Our HEG results show some aspect of emotion that is automatically noncognitive, predominantly independent of cognitive involvement, and support the role of unconscious processing. Similarly, they provide a means for understanding the cognitive and noncognitive contributions to emotion. They allow us to detect the predominant processing activity at all times linked to the exterior cognitive processing (HEG increased activity over baseline) or linked to the inner emotional and sensitive feeling (HEG decreased activity over baseline) processing. As part of the latter, it is very crucial for the processing of security–insecurity feelings. Already in 2012,30 it was found by HEG researchers that cognitive tests with neutral emotional burden were associated with increased activity above the basal activity, whereas the tests with emotional load, involving fear of danger and insecurity processing were associated with a decrease in HEG activity. That is, increased activity results in increased exterior prefrontal brain activity closer to the sensor detector, while a decrease in activity translates into minor activity of the same cerebral areas near the sensor.
Our current study reveals that both university students and adolescents show decreased activity in all HEG tests because they predominantly require emotional processing (internal network), which agrees with the initial hypothesis. Adolescent students (teenagers) do not show the same degree of decreased activity as university students or adults according to a previous study.30 This was the objective of our investigation. The decreased activity of the teenagers in the tests most capable of provoking decreased activity is less, in a significant way, than the one that the university students show or than the adults tested in a previous study showed.30 That is to say, the teenagers deactivate less the cognitive exterior areas in situations of emotional load in general and, in particular, in fear of danger and insecurity situations what is in agreement with the conceptual established frame. This is the same as saying that they activate less the emotional interior areas. In other words, it appears that adolescents show unconscious resistance to the emotional painful insecurity processing, which is not present in other ages. A recent fMRI study has reported that a lower emotional processing might be associated with dysfunctional amygdala (emotional network) and frontal pole (cognitive network) in attention-deficit hyperactivity disorder on the basis of searching on cognitive and emotion interaction, by using a block design, incorporating images of the International Affective Picture System.31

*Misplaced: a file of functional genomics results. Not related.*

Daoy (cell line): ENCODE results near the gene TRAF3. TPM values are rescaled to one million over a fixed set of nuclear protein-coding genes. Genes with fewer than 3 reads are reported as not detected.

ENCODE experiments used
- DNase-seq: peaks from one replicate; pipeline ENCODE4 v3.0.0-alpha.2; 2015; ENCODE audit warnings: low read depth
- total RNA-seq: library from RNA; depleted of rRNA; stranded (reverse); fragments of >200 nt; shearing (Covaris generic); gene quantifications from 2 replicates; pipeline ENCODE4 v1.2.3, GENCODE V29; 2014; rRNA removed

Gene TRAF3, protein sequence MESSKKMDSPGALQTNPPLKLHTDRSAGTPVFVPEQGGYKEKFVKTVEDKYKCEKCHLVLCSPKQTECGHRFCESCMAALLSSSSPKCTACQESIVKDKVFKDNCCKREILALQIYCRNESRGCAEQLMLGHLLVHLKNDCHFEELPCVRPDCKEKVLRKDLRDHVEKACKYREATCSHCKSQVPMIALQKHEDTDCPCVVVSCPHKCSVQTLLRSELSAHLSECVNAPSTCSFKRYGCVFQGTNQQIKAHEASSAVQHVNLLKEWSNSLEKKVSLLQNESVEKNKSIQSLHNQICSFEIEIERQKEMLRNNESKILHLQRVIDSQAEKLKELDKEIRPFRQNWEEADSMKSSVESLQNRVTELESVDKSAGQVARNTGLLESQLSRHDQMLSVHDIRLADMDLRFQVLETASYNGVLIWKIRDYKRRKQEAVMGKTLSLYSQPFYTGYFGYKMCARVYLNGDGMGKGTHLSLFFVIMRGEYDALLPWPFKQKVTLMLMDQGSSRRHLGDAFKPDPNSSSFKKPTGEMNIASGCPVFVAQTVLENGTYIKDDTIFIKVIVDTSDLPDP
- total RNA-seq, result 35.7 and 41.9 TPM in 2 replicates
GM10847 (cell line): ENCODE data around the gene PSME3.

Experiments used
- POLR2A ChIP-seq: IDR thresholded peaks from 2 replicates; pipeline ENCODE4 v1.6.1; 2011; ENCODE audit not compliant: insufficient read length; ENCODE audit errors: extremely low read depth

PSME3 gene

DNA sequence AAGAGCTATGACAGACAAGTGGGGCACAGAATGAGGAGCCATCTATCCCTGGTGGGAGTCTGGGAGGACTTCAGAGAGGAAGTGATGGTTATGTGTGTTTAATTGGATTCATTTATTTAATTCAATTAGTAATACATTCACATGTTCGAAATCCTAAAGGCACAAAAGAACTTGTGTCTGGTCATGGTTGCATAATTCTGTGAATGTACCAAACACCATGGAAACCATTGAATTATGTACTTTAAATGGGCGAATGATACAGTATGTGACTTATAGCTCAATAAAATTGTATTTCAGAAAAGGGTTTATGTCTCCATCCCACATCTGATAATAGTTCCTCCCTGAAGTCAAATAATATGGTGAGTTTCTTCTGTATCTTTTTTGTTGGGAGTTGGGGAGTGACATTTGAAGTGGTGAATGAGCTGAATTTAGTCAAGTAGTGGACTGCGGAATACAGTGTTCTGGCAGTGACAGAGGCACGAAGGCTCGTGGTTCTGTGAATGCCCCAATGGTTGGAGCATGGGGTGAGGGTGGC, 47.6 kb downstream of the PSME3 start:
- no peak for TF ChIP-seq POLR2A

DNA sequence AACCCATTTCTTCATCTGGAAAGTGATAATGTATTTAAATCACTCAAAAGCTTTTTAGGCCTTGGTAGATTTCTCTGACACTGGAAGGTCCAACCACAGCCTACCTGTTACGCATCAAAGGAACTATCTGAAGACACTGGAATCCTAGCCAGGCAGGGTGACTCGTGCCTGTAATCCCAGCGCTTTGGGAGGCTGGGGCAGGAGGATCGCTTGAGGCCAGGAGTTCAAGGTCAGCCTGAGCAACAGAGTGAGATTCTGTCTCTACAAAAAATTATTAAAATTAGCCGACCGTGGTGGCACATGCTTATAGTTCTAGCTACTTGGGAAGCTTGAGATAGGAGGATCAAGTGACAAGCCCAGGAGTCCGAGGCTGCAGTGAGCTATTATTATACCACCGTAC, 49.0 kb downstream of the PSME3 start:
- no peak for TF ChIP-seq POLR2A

Changes in the development of reactivity (emotional response) and emotional regulation (emotional control) of teens have been studied in recent years32 by looking at neuroscientific correlates.33 Maturational changes from childhood to adulthood have been demonstrated in studies of behavioral observation.34 It is unclear whether the changes are in emotional automatic-subconscious reactivity or in conscious cognitive control regulation by a re-evaluation mechanism (“reappraisal”) consisting of a change in how you think about the meaning of an emotional stimulus. It is considered that regulation (modulation) disability of the emotional response to negative emotional stimuli (fear of danger and pain or insecurity) in adolescence is an indicator of possible future clinical and psychiatric disorders such as depression and anxiety with high incidence of beginning in this critical age.35,36